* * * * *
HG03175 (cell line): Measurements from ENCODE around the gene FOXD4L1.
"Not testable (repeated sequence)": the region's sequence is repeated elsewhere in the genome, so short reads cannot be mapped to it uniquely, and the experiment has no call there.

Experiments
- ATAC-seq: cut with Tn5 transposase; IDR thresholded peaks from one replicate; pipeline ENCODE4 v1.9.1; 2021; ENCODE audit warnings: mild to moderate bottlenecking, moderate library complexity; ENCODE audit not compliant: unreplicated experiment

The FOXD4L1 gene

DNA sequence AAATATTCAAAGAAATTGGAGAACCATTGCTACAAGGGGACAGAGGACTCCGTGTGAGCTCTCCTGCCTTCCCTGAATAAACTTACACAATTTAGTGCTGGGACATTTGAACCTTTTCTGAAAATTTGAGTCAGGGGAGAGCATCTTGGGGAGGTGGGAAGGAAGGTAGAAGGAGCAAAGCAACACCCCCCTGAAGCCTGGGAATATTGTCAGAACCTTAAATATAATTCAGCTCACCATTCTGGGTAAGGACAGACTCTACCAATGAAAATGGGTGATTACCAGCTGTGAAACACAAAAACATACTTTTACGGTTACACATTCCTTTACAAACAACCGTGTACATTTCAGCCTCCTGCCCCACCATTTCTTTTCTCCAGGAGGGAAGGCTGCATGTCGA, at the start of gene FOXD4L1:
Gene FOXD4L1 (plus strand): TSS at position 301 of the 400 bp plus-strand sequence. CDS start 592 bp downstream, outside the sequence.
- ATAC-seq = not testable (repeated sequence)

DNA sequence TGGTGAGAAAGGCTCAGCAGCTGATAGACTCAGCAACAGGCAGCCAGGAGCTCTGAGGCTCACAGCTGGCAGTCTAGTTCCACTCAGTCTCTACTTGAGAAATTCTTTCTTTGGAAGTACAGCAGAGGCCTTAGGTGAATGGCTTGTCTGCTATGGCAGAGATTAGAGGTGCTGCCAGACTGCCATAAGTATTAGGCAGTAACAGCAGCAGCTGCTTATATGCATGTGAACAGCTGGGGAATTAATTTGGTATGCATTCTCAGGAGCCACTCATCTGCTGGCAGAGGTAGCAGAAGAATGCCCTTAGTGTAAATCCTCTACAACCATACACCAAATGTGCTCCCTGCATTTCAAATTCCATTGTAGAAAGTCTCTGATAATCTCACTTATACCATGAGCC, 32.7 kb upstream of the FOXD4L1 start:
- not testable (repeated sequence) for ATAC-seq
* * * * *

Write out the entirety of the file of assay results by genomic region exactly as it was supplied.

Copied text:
HG03175 (cell line): Measurements from ENCODE around the gene FOXD4L1.
"Not testable (repeated sequence)": the region's sequence is repeated elsewhere in the genome, so short reads cannot be mapped to it uniquely, and the experiment has no call there.

Experiments
- ATAC-seq: cut with Tn5 transposase; IDR thresholded peaks from one replicate; pipeline ENCODE4 v1.9.1; 2021; ENCODE audit warnings: mild to moderate bottlenecking, moderate library complexity; ENCODE audit not compliant: unreplicated experiment

The FOXD4L1 gene

DNA sequence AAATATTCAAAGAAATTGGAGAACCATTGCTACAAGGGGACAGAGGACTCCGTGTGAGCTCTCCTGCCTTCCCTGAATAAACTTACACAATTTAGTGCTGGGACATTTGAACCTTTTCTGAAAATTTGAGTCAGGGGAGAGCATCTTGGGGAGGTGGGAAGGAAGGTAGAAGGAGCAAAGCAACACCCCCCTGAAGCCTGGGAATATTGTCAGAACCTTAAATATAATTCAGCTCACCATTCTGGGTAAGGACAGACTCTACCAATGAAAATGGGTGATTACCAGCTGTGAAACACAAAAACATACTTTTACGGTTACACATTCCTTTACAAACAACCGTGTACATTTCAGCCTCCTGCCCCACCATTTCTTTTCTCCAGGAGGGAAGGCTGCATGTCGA, at the start of gene FOXD4L1:
Gene FOXD4L1 (plus strand): TSS at position 301 of the 400 bp plus-strand sequence. CDS start 592 bp downstream, outside the sequence.
- ATAC-seq = not testable (repeated sequence)

DNA sequence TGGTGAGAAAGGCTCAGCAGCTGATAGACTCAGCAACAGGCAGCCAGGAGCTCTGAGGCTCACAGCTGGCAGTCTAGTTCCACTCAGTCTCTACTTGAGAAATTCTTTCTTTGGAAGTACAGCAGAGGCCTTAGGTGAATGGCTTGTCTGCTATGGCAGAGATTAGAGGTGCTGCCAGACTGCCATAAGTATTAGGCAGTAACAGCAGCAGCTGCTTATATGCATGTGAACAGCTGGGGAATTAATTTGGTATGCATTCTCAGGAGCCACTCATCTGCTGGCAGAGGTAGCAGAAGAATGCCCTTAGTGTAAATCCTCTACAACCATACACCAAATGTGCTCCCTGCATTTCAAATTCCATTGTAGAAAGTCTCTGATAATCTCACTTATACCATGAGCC, 32.7 kb upstream of the FOXD4L1 start:
- not testable (repeated sequence) for ATAC-seq